Given the absence of formal legal constraints, informal checks from civil society become crucial. During the first wave in early 2020, the CCSA closed places of social assembly such as department stores, restaurants, sport stadiums, resulted in socio-economic grievances, in particular, job losses. The government was vehemently blamed for its maladministration. Due to immense social outcries, the government, in response to the second wave, therefore strives to mitigate adverse lockdown effects. It applies zoning and only a partial lockdown.

Local authorities

One of the most useful tools against COVID is the network of local health volunteers who monitor the situation at a village-level. Yet, the government refuses to acknowledge the benefit of and promote further decentralization.

As a state of emergency has been installed to tackle the spread for almost a year, decision-making has largely been monopolised by the central government. Locally, the government has delegated authority to Bangkok-appointed provincial governors, rather than decentralized local authorities (‘DCA’), notably municipalities, by virtue of the Communicable Diseases Act 2015 to issue ordinances necessary to circumvent the spread of the virus within their jurisdiction. The suspension of local elections at all levels by the junta between May 2014 and December 2020 has also partially limited the role of DCA in taking part in determining the national COVID-19 preparedness and response plan. Centrally appointed from Bangkok rather than locally elected, provincial governors, no doubt, appear to be more concerned with ingratiating themselves with the central government, including by imposing unnecessarily harsh measures with adverse effects on civil rights (see below). Yet, the centrally appointed system does not entail collaboration and coordination between local and central government. For instance, on 3 January 2021, Prayuth issued an emergency regulation, ordering closures of all schools and universities; yet, still allowing the use of their premises to conduct online teaching. Five days later, the Pathum Thani governor nevertheless ordered close down of all local schools and universities, including the absolute prohibition of the use of their buildings.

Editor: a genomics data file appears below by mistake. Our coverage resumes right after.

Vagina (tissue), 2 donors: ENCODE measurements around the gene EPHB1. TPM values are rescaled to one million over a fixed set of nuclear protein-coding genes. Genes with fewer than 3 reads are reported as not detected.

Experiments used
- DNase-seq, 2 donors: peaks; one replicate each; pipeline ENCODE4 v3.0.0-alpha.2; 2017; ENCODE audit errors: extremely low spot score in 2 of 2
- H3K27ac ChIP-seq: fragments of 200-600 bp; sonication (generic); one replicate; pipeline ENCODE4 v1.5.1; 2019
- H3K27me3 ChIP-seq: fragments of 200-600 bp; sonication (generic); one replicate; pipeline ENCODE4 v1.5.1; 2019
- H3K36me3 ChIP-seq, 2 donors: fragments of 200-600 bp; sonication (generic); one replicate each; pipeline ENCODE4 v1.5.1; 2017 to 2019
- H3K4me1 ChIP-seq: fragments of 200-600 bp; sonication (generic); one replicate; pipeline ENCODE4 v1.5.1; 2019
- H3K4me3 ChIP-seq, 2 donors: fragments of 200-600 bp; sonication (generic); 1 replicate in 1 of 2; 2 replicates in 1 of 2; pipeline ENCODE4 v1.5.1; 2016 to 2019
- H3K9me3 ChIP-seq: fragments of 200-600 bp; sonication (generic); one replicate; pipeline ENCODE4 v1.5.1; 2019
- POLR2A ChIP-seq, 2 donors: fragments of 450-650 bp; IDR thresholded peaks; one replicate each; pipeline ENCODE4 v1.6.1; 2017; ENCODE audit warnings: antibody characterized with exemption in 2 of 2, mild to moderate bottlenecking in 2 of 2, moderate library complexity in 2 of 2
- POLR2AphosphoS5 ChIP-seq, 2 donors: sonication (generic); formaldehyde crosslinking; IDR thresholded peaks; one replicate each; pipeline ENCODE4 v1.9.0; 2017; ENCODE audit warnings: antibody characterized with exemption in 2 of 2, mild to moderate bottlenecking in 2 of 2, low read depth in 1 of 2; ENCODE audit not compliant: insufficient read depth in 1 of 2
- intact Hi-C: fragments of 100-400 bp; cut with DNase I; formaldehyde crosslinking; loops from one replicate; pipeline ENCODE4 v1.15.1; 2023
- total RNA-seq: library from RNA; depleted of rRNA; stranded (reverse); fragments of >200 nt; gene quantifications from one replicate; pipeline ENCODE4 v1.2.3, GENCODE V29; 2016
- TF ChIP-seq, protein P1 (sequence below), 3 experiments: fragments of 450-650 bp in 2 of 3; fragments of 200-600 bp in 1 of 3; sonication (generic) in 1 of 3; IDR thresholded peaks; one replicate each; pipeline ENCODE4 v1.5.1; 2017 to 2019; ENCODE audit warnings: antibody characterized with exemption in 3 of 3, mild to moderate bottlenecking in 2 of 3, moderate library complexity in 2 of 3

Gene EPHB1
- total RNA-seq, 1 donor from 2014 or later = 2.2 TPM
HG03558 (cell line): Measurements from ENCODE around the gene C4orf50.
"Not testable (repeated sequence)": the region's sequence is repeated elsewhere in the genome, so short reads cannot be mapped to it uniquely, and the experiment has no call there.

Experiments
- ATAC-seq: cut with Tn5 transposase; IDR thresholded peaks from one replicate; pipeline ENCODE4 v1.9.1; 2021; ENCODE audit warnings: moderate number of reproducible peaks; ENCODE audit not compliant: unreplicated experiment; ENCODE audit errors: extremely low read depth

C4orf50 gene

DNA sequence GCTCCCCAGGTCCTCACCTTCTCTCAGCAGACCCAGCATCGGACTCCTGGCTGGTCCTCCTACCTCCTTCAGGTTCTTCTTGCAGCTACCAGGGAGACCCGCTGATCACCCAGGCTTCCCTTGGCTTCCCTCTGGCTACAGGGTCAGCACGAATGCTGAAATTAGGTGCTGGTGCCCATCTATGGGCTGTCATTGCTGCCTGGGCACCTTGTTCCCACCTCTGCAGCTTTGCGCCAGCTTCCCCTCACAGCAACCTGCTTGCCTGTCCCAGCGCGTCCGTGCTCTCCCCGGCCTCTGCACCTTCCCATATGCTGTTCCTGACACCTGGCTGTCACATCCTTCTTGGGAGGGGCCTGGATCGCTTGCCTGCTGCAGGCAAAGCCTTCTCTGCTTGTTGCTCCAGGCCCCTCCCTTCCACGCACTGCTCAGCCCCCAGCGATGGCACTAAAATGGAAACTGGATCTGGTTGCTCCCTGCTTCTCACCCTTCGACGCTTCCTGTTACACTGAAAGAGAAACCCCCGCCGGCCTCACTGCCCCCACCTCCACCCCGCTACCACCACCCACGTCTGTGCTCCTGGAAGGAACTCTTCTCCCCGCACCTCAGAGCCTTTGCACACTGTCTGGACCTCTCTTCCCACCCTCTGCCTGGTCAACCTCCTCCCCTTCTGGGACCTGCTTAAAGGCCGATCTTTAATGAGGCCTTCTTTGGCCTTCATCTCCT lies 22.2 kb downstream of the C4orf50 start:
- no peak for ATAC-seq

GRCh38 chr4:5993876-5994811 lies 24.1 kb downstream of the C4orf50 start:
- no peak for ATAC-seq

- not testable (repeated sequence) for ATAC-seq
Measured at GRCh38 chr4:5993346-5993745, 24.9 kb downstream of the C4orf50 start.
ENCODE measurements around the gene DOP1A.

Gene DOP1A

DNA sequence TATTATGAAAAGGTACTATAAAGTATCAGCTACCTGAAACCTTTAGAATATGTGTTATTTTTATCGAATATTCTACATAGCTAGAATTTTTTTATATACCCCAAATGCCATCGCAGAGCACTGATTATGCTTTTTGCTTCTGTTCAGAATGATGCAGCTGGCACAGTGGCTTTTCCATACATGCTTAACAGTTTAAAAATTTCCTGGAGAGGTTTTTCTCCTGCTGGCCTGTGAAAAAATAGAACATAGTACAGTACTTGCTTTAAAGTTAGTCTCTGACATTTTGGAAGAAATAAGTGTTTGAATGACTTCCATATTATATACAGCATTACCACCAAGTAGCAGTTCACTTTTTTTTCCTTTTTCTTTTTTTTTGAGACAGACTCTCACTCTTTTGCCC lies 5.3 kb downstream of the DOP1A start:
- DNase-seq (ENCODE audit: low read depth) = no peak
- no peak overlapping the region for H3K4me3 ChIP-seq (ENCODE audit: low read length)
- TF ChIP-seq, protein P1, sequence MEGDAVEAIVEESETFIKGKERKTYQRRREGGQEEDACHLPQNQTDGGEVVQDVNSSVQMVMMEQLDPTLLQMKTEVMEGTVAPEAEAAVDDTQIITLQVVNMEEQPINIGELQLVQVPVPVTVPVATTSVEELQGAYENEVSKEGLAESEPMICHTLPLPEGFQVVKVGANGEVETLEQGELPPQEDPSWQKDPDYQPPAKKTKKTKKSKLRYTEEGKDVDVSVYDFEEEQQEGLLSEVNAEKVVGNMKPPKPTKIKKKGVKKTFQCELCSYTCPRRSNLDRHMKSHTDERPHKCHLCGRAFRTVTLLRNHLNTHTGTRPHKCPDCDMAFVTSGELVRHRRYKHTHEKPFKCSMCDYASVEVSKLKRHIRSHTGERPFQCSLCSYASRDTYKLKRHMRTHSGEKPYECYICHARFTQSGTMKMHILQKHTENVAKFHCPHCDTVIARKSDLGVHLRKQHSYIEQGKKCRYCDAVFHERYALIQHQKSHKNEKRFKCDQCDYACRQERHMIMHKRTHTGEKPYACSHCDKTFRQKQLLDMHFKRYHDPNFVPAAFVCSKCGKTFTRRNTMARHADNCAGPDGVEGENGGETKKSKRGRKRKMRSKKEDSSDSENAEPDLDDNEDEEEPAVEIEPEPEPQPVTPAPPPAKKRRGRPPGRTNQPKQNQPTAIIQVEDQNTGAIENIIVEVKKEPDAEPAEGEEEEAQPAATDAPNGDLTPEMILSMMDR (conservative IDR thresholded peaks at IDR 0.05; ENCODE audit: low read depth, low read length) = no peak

Notwithstanding the absence of formal delegated authority to DCA, some municipalities choose to take active steps for tacking the outbreak given that the Thai government is very slow in securing COVID vaccines. Nonthaburi Municipality, for instance, prepares a budget of THB 200 million for purchasing vaccines for its local citizens. Other provinces are following suit. This example ostensibly accentuates the importance of decentralization and DCA.

Civil Rights

With oversight virtually non-existent, the state feels little restrained from issuing measures that disproportionately encroach upon civil rights. Some preventive measures such as a ban on selling alcohol do not seem to be effective against COVID prevention. Worse, some orders are issued with immediate effect. Many provinces have imposed a travel ban without a permit. In one case, CCSA announced the ban in the evening. The ban forced thousands of residents unaware of the coming measure to gather at the authority’s office to obtain a permit for the next day’s commute, posing them to greater risk of COVID. Pitsanulok, a province in a green zone, imposed a 14-day quarantine requirement for those traveling from the red zone. The quarantine order was issued on the eve of New Year when thousands were on the way to their hometown.